CCIA, 31 Other Organizations, Scholars Ask Congress To Oppose Controversial Copyright Proposal, Tech Mandates

BY Heather Greenfield
March 29, 2022

Washington – The Computer & Communications Industry Association, along with 31 other civil society groups, academics, associations, and companies sent a letter expressing their concerns about legislation that would put the government in charge of creating technical standards and undermine the balance in current law that protects both copyright and innovation, known as the Digital Millennium Copyright Act (DMCA). 

The Strengthening Measures to Advance Rights Technologies (SMART) Copyright Act of 2022, S. 3880, would give the Copyright Office the ability to set technical standards for digital products and tools that companies use to reduce copyright infringement and then open companies to an onslaught of additional lawsuits over claims of copyright infringement.

The letter to Senate Judiciary IP Subcommittee Chairman Patrick Leahy and Ranking Member Thom Tillis, who introduced the bill, says that, “The legislation thus is not only unnecessary, but would freeze these efforts and stifle the ability of online services to get ahead of emerging challenges — locking collaboration into a triennial regulatory cycle and discouraging the private sector from making critical investments outside of these cycles.”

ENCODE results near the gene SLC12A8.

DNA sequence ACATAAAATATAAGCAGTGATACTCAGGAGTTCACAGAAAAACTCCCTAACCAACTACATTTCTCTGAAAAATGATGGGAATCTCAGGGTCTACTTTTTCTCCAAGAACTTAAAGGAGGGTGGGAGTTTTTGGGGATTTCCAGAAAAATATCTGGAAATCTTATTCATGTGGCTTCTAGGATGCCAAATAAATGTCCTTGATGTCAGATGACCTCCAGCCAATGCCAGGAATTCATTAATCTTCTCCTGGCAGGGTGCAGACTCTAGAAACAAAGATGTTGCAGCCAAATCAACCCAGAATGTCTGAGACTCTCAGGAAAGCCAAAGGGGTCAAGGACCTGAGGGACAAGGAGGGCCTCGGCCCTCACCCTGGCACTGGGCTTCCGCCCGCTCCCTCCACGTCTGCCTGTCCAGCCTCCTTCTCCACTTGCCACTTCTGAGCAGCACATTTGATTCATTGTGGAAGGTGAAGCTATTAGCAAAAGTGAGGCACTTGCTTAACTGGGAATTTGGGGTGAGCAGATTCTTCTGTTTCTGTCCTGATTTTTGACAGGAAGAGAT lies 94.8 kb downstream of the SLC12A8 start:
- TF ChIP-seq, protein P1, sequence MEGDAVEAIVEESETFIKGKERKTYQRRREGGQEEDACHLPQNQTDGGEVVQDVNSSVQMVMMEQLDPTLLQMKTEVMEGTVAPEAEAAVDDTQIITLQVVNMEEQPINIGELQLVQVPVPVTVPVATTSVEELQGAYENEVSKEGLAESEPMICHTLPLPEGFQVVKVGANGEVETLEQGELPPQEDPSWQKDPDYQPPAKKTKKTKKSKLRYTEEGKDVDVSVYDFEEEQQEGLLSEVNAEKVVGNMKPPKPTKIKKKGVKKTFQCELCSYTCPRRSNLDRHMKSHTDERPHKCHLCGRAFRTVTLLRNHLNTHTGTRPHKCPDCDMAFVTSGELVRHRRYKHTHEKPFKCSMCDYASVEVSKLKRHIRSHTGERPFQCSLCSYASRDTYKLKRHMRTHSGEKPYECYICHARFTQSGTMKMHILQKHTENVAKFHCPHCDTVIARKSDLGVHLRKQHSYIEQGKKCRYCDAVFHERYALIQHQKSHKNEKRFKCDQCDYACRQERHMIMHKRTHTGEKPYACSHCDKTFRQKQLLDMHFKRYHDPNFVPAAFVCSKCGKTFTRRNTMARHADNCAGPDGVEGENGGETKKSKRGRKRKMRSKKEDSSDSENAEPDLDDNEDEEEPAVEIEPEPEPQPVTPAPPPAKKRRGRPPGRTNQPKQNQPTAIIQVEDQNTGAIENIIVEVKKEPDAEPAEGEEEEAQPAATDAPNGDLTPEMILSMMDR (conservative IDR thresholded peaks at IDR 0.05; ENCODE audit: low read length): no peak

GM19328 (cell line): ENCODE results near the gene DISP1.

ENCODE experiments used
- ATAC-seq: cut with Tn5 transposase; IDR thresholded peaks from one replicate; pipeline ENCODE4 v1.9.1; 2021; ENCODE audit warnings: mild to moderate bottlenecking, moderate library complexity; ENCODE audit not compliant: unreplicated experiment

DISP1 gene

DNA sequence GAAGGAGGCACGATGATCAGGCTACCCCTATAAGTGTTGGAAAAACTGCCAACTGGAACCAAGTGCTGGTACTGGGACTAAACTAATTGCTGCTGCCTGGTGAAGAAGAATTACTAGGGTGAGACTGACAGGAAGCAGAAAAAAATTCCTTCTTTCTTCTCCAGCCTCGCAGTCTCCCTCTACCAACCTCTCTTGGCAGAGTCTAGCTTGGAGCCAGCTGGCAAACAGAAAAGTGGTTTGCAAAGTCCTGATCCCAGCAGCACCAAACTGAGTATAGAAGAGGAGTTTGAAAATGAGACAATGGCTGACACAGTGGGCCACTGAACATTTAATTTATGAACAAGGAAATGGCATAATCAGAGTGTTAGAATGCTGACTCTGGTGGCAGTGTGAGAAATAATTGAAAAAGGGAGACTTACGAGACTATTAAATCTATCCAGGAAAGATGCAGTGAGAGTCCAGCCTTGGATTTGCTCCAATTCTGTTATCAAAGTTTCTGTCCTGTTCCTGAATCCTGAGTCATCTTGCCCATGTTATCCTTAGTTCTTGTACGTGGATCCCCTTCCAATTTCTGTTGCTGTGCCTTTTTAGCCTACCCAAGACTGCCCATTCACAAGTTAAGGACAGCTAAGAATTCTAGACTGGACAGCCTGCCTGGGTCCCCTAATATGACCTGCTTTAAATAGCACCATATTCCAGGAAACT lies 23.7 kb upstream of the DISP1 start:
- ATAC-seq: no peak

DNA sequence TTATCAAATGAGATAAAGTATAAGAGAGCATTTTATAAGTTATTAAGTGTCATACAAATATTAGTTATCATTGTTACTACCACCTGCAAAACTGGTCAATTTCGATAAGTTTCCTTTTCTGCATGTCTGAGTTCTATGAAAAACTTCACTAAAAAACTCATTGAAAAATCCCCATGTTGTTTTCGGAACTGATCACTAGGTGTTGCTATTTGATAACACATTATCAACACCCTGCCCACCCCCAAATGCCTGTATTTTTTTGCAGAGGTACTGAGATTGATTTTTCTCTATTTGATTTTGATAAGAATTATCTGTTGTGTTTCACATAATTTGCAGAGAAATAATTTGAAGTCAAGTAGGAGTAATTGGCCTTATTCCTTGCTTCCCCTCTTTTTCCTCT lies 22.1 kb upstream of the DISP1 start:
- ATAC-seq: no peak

The following can be attributed to CCIA Vice President, Public Policy Arthur Sidney:

“Companies are constantly innovating to respond to infringement online. Rather than encouraging innovation, this legislation puts the government in charge of designing content protection technology, which would hurt the work all stakeholders are already undertaking together to reduce infringement, and opens businesses up to more costly lawsuits. Potential technical mandates like filtering obligations would also threaten user-generated content and expression online.”

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